While we can't all be All Blacks, anyone can use the techniques they use to get in shape and stay healthy, says strength and conditioning coach Dr Nic Gill.
He serves up advice, recipes and health hacks in the book Health Your Self; The One Stop Handbook to a Healthier, More Energetic You.
Dr Gill has worked in physical fitness and sports education for years but has been unfit and overweight at times, he tells Afternoons' Jesse Mulligan, and that's nothing to be ashamed of.
"I was at university for eight years and then after eight years of university, I still didn’t really understand it.
"Yes, I’ve been unfit, unhealthy, and I probably to be fair have a period like that every year where I feel like I’ve gone off the path.
"How your health is changes all the time – as we get older, as the seasons change, daylight hours change ... you have kids, everything changes.
"I think most people beat themselves up because they don’t think it’s okay to be unhealthy – it’s fine, everyone gets unhealthy at some point in time, it’s about trying to find out how do we get healthy again."
Despite all of the conflicting advice about diets and exercise, what works is actually pretty straightforward, he says.
"The problem is that every week or every month or every year there’s a new ... 'sugar’s bad, fat’s bad, fat’s good now'.
"There was an article that came out a couple of weeks ago showing that we should have 55 percent of our calories should be carbohydrates – well, I don’t know many Kiwis who would even understand what that means.
"We don’t need to complicate it – get a good sleep as often as we can, eat lots of colour, try and reduce all the white, crappy, dull food in our diet … these are a couple of big shifts we can all make."
Taking the first step and staying motivated is another problem, however.
"It’s not too complicated, but I never said it was easy."
Find a reason to be healthy
The first step is looking at your motivation, Dr Gill says.
"My drive or my reason to be healthy is different to yours.
"If I say to myself 'I want to lose a kilo in the next six weeks' that doesn’t really motivate me. Why? Why do I want to lose a kilo? So I think definitely understanding big picture –where you want to go and where you want to end up.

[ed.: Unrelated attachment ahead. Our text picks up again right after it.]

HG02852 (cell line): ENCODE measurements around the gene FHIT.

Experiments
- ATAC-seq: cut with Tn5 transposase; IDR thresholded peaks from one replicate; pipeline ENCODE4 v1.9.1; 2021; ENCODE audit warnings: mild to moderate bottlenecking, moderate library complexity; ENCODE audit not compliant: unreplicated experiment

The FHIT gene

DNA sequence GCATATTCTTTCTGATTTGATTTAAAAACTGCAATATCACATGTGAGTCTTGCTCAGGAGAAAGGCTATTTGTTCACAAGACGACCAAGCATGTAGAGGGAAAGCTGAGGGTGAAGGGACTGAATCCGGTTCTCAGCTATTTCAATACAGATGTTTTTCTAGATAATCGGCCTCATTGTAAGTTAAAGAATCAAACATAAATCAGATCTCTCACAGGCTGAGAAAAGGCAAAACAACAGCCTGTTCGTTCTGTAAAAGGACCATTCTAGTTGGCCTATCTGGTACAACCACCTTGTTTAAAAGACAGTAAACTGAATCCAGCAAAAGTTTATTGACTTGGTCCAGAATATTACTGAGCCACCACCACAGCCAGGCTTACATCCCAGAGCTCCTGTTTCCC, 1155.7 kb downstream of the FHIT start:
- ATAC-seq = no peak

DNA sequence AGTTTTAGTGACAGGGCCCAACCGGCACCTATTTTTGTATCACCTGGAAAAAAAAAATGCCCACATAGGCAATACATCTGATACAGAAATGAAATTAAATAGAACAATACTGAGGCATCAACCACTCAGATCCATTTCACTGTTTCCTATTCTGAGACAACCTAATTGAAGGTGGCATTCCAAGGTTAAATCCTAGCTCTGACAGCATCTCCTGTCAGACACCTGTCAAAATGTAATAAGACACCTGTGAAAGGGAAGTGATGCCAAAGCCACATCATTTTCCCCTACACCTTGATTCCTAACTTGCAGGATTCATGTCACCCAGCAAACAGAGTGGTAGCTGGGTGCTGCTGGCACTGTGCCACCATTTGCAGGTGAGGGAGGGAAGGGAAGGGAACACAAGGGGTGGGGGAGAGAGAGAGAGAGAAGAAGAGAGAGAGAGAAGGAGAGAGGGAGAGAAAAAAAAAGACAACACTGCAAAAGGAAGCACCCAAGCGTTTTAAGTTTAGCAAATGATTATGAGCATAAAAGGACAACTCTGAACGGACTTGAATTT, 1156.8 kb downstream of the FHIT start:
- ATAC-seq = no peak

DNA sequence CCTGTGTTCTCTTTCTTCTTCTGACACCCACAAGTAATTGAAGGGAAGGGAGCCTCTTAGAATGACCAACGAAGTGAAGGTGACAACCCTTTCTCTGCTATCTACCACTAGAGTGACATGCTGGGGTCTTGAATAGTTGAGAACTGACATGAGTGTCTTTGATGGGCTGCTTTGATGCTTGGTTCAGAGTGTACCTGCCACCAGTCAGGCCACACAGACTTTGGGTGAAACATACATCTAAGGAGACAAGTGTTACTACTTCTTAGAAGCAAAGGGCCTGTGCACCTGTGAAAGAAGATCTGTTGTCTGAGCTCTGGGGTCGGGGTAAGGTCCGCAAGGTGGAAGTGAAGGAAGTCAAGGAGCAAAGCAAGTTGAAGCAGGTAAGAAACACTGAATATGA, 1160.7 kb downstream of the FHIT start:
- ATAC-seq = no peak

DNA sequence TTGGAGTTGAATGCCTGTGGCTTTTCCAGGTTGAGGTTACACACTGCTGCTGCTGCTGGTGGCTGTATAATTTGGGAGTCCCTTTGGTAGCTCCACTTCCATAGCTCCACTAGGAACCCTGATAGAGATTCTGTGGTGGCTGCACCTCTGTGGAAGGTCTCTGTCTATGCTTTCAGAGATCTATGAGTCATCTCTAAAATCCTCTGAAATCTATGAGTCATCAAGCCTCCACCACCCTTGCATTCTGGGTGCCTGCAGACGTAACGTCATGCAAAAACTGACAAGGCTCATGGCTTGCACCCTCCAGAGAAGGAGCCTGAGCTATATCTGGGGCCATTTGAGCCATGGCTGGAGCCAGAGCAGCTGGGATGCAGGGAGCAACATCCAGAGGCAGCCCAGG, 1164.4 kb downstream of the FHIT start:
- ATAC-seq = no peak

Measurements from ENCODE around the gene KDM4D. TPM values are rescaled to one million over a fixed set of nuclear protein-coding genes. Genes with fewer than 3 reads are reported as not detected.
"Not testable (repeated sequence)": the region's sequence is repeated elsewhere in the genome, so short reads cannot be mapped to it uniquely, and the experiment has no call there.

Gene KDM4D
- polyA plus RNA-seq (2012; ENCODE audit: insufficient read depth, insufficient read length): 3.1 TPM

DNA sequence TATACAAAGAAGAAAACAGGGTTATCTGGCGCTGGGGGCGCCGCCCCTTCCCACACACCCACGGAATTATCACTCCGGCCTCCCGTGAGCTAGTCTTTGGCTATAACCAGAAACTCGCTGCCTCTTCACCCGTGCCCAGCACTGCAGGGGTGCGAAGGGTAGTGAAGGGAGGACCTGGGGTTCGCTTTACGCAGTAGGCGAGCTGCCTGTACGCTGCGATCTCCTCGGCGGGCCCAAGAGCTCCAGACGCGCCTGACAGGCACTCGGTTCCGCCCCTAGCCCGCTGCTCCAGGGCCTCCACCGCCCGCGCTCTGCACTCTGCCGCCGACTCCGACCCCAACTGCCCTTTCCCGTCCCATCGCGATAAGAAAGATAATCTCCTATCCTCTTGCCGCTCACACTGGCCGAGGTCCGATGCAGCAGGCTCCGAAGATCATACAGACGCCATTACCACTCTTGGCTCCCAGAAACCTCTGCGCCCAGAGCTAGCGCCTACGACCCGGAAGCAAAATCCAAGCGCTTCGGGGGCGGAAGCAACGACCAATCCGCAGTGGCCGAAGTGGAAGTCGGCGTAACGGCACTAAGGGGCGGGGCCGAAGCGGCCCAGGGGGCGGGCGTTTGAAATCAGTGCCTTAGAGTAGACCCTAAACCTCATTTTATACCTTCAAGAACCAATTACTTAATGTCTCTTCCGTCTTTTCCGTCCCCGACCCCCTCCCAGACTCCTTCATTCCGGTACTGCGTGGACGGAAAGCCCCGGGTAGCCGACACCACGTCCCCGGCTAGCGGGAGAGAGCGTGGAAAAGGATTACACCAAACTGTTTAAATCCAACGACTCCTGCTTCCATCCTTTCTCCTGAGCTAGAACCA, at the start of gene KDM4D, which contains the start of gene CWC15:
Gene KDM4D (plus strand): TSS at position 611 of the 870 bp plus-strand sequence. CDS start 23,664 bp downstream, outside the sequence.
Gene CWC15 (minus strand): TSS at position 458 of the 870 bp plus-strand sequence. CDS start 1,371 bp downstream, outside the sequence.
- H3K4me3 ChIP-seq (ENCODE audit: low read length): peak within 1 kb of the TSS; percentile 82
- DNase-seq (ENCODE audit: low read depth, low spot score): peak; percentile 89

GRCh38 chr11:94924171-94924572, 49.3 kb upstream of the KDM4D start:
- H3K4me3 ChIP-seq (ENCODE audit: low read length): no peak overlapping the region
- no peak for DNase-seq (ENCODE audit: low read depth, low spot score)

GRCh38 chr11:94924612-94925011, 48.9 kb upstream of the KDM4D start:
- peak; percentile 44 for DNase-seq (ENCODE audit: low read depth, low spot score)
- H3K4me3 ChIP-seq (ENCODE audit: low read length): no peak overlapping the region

"You know, ‘I want to get healthy or stay healthy because I want to be running around with my grandkids when I’m 65 and keeping up' … ‘I want to be healthy so I feel good and get lots out of my day and if I’m not healthy I can’t, I’m tired’.
When you know why you personally want to be healthy, it's also important to look at who that will affect and who will care about the changes you're making – loved ones, friends, family, workmates and so on – Dr Gill says.
"They’re the first two places to start, and then it’s a matter of what does it mean for me – what do I need to be looking at: is it my exercise, is it my nutrition, is it a bit of both, is it how much I’m eating or is it what I’m eating?"
Make sustainable changes, one at a time
Aim for a long-term, sustainable lifestyle change rather than a quick diet, Dr Gill says.
"Most of us are trying to get healthier at some point in the year, some point in our life. We’re like ‘you know what, I need to get healthy’.
"Actually, what we should be trying to strive for is a healthy lifestyle … we want to put something that’s sustainable in place."
That means figuring out what is important to you and what things you're willing to sacrifice.
"We are all so different, we like different things. I love chocolate, absolutely love chocolate, and not many days when I wouldn’t have a little bit of chocolate. I love beer, I love sausages, I love all those things that most Kiwis love.
"With that love … you have to understand what’s emotionally important for you – what makes you feel good mentally – and what makes you feel good physically."
Everyone has different priorities, he says, and if you want to get healthy, figure out what works for you.
"I just started playing around with what made me feel good eating, and what exercise made me feel good – what I could tolerate and what I could enjoy – and if I kept that at the top of my list then I was able to make some other changes.
"It’s about ‘how does it make me feel if I don’t put sugar in my cup of tea’, and 'is it that hard'?"
It doesn't make sense to change everything all at once, instead look at changing one habit at a time.
"If you try and fix everything or change everything, it won’t work.
"We’ve just got to look at one key thing, let’s improve that, let’s move that, and then let us look at one other little thing that I might want to change."
Eat for your needs
We each need to fuel our body according to the demands we're putting on it, Dr Gill says.
"If we’re digging trenches, building fences out on a farm, you can probably eat a lot more food than if you're sitting in an office.